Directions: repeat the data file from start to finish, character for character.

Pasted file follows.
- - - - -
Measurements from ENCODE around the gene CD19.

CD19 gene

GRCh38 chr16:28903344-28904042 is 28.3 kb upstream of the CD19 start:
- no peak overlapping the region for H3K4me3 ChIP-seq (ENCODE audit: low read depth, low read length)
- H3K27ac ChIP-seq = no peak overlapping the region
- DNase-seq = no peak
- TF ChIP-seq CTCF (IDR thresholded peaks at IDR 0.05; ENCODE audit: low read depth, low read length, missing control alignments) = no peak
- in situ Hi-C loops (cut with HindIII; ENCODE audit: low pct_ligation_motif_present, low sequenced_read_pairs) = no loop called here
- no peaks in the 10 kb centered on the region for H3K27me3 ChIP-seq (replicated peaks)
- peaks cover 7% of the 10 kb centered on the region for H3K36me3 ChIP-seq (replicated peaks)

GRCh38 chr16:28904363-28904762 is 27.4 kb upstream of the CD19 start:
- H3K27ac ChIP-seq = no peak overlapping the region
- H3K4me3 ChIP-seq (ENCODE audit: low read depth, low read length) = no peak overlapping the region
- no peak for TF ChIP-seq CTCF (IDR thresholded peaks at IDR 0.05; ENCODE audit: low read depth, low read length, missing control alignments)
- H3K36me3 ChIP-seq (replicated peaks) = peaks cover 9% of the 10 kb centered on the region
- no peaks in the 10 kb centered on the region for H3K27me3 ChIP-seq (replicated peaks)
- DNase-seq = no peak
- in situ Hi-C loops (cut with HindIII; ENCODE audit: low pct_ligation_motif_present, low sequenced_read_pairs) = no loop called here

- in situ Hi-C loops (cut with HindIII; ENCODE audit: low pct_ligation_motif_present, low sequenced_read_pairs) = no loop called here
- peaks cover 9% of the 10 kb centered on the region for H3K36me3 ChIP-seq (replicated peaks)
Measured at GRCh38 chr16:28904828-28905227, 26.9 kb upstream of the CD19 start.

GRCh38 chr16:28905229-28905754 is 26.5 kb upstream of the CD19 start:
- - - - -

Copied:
Measurements from ENCODE around the gene CD19.

CD19 gene

GRCh38 chr16:28903344-28904042 is 28.3 kb upstream of the CD19 start:
- no peak overlapping the region for H3K4me3 ChIP-seq (ENCODE audit: low read depth, low read length)
- H3K27ac ChIP-seq = no peak overlapping the region
- DNase-seq = no peak
- TF ChIP-seq CTCF (IDR thresholded peaks at IDR 0.05; ENCODE audit: low read depth, low read length, missing control alignments) = no peak
- in situ Hi-C loops (cut with HindIII; ENCODE audit: low pct_ligation_motif_present, low sequenced_read_pairs) = no loop called here
- no peaks in the 10 kb centered on the region for H3K27me3 ChIP-seq (replicated peaks)
- peaks cover 7% of the 10 kb centered on the region for H3K36me3 ChIP-seq (replicated peaks)

GRCh38 chr16:28904363-28904762 is 27.4 kb upstream of the CD19 start:
- H3K27ac ChIP-seq = no peak overlapping the region
- H3K4me3 ChIP-seq (ENCODE audit: low read depth, low read length) = no peak overlapping the region
- no peak for TF ChIP-seq CTCF (IDR thresholded peaks at IDR 0.05; ENCODE audit: low read depth, low read length, missing control alignments)
- H3K36me3 ChIP-seq (replicated peaks) = peaks cover 9% of the 10 kb centered on the region
- no peaks in the 10 kb centered on the region for H3K27me3 ChIP-seq (replicated peaks)
- DNase-seq = no peak
- in situ Hi-C loops (cut with HindIII; ENCODE audit: low pct_ligation_motif_present, low sequenced_read_pairs) = no loop called here

- in situ Hi-C loops (cut with HindIII; ENCODE audit: low pct_ligation_motif_present, low sequenced_read_pairs) = no loop called here
- peaks cover 9% of the 10 kb centered on the region for H3K36me3 ChIP-seq (replicated peaks)
Measured at GRCh38 chr16:28904828-28905227, 26.9 kb upstream of the CD19 start.

GRCh38 chr16:28905229-28905754 is 26.5 kb upstream of the CD19 start: